Ad astra — to the stars!

Posted 1/25/22

In the summer of 1969, Apollo 11 rocketed American astronauts to the Moon, and on July 20th the world stood still and watched as Neil Armstrong took those first small steps on the surface. …

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Ad astra — to the stars!

Posted

In the summer of 1969, Apollo 11 rocketed American astronauts to the Moon, and on July 20th the world stood still and watched as Neil Armstrong took those first small steps on the surface. Fast-forward almost 50 years and NASA astronauts Scott Kelly and Christina Koch each spend nearly a year in space aboard the International Space Station (ISS), a remarkable multinational collaborative project and floating U.S. National Laboratory that has supported continuous human presence in low Earth orbit for the past 20 years.

While living onboard the ISS affords an “out-of-this-world” and life-changing perspective of our home planet that few ever personally experience, it also represents an extreme environment fraught with extraordinary challenges and stresses — traveling at a speed of 17,000 mph, 250 miles above the Earth, unavoidably being exposed to the space radiation environment, experiencing 16 light/dark cycles every 24 hours, all while isolated from family and friends and floating around in a confined box the size of a football field with a handful of folks you depend on for your survival.

NASA’s first One Year Mission (2015-2016) presented unique research opportunities for evaluating human health effects of long-duration spaceflight. Quite fortuitously, the astronaut selected for the One Year Mission, Scott Kelly, had an identical twin brother, Mark Kelly, also an astronaut and former Navy test pilot. Thus, the Twins Study was conceived — identical twin sons of similar nature and nurture, one spending a year in space, the other firmly grounded on Earth — and the most comprehensive study of the response of the human body to spaceflight ever conducted began. The Twins Study represented many firsts for the space program, including a host of “omics-based” investigations (e.g., genomics, transcriptomics, proteomics), the first test of a vaccine in space, and the first assessments of the space microbiome, and of a biological marker of aging — changes in telomere length over time. Telomeres are the protective “caps” at the ends of our chromosomes that shorten with cell division and thus with age, as well as with a variety of lifestyle factors, stresses, and environmental exposures.

In 2020, marking a new era of human space exploration, the first commercial rocket, SpaceX Falcon 9, launched NASA astronauts Robert Behnken and Douglas Hurley from U.S. soil in the Crew Dragon spacecraft to the ISS, and then returned safely to Earth for reuse. In 2021 we witnessed the first all-civilian mission to orbit (three days), Inspiration4 operated by SpaceX, as well as William Shatner blasting off on a Blue Origin Rocket — the 90-year-old “Captain Kirk” setting a record as the oldest person to fly in space (10 minutes). As the number and diversity of space travelers — and even space tourists — increases in the coming years, a better understanding of how spaceflight affects human health is essential to maintaining individual astronaut performance and health during, and improving disease and aging trajectories following, future exploration missions.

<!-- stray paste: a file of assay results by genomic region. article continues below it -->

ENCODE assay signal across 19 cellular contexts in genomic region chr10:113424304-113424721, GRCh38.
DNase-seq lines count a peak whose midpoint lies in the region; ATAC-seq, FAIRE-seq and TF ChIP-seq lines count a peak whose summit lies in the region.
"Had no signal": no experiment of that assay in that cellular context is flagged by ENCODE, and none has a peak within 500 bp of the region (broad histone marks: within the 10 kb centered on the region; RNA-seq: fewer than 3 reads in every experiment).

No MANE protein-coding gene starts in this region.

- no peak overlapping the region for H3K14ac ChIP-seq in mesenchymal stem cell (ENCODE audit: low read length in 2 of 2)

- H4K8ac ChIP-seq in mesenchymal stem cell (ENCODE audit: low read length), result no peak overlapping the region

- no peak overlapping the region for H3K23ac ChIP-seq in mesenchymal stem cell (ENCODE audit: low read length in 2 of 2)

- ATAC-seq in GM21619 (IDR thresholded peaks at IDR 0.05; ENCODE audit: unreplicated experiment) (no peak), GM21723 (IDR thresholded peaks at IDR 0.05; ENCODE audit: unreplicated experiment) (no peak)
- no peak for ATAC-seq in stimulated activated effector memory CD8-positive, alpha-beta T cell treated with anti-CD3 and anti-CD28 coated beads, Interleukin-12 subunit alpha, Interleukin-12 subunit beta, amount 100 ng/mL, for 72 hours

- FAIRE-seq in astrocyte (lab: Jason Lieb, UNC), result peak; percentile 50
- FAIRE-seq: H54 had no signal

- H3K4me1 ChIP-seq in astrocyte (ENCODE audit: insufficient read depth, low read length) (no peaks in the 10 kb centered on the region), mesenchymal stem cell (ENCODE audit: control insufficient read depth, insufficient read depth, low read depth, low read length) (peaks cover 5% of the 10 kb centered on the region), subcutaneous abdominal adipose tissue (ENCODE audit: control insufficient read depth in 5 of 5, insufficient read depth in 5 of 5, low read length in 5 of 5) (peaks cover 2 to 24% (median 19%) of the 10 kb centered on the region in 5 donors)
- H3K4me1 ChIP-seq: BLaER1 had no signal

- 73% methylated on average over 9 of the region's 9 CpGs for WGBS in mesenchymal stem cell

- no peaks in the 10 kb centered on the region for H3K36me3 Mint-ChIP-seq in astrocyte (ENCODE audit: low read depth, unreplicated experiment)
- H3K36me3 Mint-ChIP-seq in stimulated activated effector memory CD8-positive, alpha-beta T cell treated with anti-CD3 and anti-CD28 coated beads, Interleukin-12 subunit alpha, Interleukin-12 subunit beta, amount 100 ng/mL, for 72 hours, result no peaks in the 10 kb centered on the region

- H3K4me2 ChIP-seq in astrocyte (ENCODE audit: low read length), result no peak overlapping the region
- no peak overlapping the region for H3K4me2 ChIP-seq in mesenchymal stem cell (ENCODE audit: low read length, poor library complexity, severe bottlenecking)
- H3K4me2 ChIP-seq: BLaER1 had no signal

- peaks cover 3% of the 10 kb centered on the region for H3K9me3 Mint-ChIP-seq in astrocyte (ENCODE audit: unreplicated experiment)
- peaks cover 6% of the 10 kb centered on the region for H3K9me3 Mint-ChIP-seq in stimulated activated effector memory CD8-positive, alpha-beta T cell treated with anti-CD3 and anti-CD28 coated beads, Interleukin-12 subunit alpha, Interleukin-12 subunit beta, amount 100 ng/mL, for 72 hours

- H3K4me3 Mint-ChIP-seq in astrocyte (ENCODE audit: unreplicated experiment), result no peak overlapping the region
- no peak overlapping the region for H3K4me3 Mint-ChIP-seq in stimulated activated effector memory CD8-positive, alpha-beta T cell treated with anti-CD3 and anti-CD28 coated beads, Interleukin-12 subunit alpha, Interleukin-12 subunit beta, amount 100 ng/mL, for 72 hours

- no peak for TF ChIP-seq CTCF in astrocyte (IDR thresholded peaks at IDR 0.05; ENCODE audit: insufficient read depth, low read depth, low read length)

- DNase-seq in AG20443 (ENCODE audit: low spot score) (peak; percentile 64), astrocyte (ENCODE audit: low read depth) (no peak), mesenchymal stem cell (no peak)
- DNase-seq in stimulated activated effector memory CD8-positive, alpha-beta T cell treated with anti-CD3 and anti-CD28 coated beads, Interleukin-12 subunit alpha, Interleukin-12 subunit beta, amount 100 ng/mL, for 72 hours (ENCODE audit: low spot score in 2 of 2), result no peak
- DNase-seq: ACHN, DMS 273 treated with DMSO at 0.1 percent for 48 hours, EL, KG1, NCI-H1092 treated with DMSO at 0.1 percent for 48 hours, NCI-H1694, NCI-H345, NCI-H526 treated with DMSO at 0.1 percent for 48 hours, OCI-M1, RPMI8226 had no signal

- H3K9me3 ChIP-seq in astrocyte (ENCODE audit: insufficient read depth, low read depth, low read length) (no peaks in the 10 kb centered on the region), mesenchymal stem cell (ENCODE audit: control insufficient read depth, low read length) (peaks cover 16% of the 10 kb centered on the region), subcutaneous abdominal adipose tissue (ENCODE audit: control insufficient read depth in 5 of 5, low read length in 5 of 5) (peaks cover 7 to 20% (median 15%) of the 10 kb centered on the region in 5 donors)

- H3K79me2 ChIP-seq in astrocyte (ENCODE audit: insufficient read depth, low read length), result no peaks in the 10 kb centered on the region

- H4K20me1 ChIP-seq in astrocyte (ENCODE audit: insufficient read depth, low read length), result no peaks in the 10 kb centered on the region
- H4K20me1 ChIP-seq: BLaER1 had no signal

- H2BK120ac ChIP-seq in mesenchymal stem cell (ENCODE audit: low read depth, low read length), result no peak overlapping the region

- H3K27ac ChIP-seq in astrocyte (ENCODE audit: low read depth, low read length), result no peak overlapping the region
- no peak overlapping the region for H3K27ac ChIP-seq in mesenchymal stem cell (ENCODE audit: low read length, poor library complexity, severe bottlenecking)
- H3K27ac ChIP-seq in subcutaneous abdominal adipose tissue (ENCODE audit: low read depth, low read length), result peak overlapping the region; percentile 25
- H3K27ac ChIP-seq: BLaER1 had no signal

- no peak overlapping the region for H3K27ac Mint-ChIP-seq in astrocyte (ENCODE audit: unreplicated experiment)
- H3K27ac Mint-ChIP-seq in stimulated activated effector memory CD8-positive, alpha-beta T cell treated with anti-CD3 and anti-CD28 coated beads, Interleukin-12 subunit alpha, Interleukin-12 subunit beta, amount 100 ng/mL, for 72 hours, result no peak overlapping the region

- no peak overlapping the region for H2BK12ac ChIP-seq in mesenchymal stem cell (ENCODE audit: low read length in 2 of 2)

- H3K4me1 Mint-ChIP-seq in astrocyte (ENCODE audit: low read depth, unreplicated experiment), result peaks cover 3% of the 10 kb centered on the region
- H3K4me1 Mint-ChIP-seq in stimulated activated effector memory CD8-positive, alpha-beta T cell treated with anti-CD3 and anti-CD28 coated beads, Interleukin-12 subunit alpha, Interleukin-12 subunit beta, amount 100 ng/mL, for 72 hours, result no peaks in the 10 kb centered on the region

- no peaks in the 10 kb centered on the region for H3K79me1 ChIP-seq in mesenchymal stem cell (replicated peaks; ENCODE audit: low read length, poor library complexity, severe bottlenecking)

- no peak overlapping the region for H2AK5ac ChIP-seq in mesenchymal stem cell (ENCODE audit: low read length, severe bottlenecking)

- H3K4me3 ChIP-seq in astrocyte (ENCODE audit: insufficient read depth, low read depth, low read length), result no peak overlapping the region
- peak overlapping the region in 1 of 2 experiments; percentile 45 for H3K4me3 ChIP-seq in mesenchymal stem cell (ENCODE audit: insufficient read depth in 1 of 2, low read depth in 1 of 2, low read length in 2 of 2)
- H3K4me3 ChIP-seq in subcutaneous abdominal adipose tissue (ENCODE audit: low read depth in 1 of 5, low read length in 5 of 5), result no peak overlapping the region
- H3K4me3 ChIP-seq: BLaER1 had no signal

It’s an exciting time for “Trekkies” and earthlings alike — to go where none have gone before, and to live long and prosper along the way. NASA and its commercial partners are rapidly advancing innovative space technologies, and with the recently announced Artemis team of astronauts, plans are to send the first woman and next man back to the moon and establish sustainable exploration by the end of the decade. Humankind will then be poised to take the next giant leap — pioneering human exploration of Mars.

Susan M. Bailey, Ph.D. is a professor and radiation cancer biologist in the Department of Environmental and Radiological Health Sciences at Colorado State University. Bailey’s research program seeks to better understand the influence of long-duration spaceflight on human health and aging, and ultimately how such information can serve to improve healthspan for those on — and off — Earth as well as the planet.

Please join us for our next virtual online presentation March 3 at 10 a.m. when Dr. Bailey will present about the NASA research program involving the aging and space travel aspects.

This column is hosted by the Seniors’ Council of Douglas County. For more information, please visit www.MyDougCoSeniorLife.com, email DCSeniorLife@douglas.co.us or call 303-663-7681.

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